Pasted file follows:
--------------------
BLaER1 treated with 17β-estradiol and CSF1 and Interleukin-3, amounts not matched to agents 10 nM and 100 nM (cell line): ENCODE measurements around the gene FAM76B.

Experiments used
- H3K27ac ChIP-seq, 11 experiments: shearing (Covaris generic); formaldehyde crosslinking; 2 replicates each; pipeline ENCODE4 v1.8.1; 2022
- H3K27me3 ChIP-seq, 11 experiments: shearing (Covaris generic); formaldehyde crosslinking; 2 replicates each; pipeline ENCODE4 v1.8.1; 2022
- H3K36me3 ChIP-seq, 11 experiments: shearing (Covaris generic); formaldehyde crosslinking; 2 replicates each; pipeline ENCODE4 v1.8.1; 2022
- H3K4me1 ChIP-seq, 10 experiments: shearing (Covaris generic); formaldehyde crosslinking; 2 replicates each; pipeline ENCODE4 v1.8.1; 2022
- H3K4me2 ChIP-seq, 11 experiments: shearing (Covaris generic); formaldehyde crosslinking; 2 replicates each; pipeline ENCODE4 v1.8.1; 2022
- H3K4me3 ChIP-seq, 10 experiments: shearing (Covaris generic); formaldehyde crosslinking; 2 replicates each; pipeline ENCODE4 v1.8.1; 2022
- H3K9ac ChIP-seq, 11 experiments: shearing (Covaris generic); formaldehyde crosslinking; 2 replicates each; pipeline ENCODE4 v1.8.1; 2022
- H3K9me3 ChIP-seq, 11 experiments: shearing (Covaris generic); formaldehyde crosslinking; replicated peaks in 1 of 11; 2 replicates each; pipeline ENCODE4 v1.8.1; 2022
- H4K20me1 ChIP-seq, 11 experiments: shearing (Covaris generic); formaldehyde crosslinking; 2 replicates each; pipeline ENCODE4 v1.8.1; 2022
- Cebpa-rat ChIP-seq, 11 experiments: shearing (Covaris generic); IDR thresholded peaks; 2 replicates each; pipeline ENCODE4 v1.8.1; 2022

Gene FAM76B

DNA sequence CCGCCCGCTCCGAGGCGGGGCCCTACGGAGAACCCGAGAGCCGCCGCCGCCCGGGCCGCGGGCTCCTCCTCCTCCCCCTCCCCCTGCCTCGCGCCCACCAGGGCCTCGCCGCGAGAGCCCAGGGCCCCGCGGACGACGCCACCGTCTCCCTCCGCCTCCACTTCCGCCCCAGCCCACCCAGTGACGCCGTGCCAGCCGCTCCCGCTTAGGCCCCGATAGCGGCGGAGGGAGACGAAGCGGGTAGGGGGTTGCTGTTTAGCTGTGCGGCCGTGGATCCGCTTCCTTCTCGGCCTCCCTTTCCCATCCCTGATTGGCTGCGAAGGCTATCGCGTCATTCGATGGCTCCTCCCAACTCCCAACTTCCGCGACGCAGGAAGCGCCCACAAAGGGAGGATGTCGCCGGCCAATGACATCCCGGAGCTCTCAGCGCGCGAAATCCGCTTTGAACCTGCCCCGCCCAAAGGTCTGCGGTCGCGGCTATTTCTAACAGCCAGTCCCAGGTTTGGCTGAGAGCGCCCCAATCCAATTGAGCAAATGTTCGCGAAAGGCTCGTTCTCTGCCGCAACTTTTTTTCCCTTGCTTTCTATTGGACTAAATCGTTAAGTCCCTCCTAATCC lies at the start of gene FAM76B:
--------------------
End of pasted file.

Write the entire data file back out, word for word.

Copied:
BLaER1 treated with 17β-estradiol and CSF1 and Interleukin-3, amounts not matched to agents 10 nM and 100 nM (cell line): ENCODE measurements around the gene FAM76B.

Experiments used
- H3K27ac ChIP-seq, 11 experiments: shearing (Covaris generic); formaldehyde crosslinking; 2 replicates each; pipeline ENCODE4 v1.8.1; 2022
- H3K27me3 ChIP-seq, 11 experiments: shearing (Covaris generic); formaldehyde crosslinking; 2 replicates each; pipeline ENCODE4 v1.8.1; 2022
- H3K36me3 ChIP-seq, 11 experiments: shearing (Covaris generic); formaldehyde crosslinking; 2 replicates each; pipeline ENCODE4 v1.8.1; 2022
- H3K4me1 ChIP-seq, 10 experiments: shearing (Covaris generic); formaldehyde crosslinking; 2 replicates each; pipeline ENCODE4 v1.8.1; 2022
- H3K4me2 ChIP-seq, 11 experiments: shearing (Covaris generic); formaldehyde crosslinking; 2 replicates each; pipeline ENCODE4 v1.8.1; 2022
- H3K4me3 ChIP-seq, 10 experiments: shearing (Covaris generic); formaldehyde crosslinking; 2 replicates each; pipeline ENCODE4 v1.8.1; 2022
- H3K9ac ChIP-seq, 11 experiments: shearing (Covaris generic); formaldehyde crosslinking; 2 replicates each; pipeline ENCODE4 v1.8.1; 2022
- H3K9me3 ChIP-seq, 11 experiments: shearing (Covaris generic); formaldehyde crosslinking; replicated peaks in 1 of 11; 2 replicates each; pipeline ENCODE4 v1.8.1; 2022
- H4K20me1 ChIP-seq, 11 experiments: shearing (Covaris generic); formaldehyde crosslinking; 2 replicates each; pipeline ENCODE4 v1.8.1; 2022
- Cebpa-rat ChIP-seq, 11 experiments: shearing (Covaris generic); IDR thresholded peaks; 2 replicates each; pipeline ENCODE4 v1.8.1; 2022

Gene FAM76B

DNA sequence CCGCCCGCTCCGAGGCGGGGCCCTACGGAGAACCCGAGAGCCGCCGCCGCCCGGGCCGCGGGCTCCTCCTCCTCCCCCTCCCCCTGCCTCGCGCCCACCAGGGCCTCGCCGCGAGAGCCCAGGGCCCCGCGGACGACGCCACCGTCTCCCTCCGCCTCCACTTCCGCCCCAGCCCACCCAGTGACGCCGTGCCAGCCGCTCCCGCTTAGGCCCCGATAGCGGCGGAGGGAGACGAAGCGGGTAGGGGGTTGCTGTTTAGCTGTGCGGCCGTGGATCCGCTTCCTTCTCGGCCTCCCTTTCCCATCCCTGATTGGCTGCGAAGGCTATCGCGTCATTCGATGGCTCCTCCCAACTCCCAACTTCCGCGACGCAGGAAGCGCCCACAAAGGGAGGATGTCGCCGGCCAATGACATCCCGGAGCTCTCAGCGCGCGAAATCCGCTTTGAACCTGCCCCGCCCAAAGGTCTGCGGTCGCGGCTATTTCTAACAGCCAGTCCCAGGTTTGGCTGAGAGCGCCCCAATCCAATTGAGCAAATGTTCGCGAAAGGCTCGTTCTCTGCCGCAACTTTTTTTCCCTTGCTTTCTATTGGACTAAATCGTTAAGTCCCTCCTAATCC lies at the start of gene FAM76B: